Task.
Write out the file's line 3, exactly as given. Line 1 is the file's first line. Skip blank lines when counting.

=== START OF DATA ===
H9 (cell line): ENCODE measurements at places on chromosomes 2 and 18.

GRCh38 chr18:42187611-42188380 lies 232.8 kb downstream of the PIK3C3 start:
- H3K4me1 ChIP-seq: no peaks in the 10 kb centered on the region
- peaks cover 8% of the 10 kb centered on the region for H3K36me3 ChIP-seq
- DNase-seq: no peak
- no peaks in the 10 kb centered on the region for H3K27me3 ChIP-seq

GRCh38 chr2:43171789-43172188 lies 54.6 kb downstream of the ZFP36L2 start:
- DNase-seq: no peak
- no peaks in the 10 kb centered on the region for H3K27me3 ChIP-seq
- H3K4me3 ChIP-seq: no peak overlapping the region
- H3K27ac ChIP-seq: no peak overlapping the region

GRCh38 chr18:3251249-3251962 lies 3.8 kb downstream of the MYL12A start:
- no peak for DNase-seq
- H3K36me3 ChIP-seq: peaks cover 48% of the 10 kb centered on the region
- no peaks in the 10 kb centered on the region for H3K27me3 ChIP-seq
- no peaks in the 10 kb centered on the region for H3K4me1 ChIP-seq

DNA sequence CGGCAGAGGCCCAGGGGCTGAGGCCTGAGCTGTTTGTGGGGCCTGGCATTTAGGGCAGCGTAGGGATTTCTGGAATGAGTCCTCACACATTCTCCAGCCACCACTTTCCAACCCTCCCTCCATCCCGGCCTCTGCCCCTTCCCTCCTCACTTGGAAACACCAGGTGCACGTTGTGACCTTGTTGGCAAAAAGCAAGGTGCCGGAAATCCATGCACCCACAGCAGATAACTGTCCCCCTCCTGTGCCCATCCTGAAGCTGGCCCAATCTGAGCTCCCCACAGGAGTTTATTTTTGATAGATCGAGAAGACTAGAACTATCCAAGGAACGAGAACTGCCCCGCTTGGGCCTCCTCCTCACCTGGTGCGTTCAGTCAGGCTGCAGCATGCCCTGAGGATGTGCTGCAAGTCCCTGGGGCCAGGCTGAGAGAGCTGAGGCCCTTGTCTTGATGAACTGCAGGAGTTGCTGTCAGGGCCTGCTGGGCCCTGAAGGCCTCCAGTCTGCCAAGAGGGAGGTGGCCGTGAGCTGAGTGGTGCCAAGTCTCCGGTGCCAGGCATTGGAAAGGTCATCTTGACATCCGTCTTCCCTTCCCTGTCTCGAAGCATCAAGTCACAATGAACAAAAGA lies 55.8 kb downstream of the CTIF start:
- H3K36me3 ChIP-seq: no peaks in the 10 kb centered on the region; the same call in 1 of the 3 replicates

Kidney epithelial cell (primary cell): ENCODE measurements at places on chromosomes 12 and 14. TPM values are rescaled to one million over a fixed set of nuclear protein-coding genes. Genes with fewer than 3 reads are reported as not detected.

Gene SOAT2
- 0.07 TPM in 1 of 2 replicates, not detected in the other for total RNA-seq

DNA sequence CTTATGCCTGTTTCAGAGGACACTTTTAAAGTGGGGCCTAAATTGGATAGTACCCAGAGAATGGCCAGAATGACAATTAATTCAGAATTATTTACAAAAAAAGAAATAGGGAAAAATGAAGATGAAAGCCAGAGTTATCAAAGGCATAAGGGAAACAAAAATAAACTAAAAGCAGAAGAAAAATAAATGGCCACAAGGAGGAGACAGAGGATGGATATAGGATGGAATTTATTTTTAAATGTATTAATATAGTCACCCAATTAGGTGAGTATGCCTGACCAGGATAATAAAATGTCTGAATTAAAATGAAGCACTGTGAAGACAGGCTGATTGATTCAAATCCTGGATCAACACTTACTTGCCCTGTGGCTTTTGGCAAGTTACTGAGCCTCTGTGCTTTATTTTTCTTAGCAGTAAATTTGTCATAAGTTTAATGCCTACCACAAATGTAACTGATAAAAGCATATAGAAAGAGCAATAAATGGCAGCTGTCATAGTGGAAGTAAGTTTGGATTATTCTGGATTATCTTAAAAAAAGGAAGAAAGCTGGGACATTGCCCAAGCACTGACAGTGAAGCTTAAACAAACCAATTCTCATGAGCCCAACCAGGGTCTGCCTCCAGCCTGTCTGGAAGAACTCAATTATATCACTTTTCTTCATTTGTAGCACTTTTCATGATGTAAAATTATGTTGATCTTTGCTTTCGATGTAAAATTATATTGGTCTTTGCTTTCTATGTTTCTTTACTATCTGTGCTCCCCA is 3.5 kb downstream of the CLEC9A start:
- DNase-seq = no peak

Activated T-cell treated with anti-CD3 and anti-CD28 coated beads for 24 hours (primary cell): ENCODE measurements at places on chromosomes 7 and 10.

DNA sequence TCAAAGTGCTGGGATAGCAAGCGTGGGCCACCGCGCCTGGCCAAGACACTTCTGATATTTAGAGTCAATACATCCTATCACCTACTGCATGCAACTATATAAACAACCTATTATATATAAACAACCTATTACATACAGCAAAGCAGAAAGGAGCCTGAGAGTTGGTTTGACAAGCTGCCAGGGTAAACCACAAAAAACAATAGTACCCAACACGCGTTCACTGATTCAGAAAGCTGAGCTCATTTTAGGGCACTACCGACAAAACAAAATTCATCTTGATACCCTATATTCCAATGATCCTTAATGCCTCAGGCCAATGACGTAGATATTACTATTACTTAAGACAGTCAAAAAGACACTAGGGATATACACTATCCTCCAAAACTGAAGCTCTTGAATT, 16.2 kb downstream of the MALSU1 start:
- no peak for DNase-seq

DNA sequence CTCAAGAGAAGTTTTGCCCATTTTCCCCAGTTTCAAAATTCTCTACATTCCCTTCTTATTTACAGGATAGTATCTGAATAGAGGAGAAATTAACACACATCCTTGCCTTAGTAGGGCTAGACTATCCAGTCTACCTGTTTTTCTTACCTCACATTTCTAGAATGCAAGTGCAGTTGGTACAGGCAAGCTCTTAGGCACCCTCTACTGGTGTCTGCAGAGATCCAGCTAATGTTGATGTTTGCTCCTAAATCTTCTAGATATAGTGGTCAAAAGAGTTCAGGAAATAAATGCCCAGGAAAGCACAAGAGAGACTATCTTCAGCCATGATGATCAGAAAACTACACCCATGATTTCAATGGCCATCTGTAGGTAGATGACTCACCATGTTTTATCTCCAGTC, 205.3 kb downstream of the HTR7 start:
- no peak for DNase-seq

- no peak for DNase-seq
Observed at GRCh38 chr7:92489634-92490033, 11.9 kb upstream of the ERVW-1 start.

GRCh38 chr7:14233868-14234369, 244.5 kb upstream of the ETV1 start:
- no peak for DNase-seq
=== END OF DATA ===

- H3K4me1 ChIP-seq: no peaks in the 10 kb centered on the region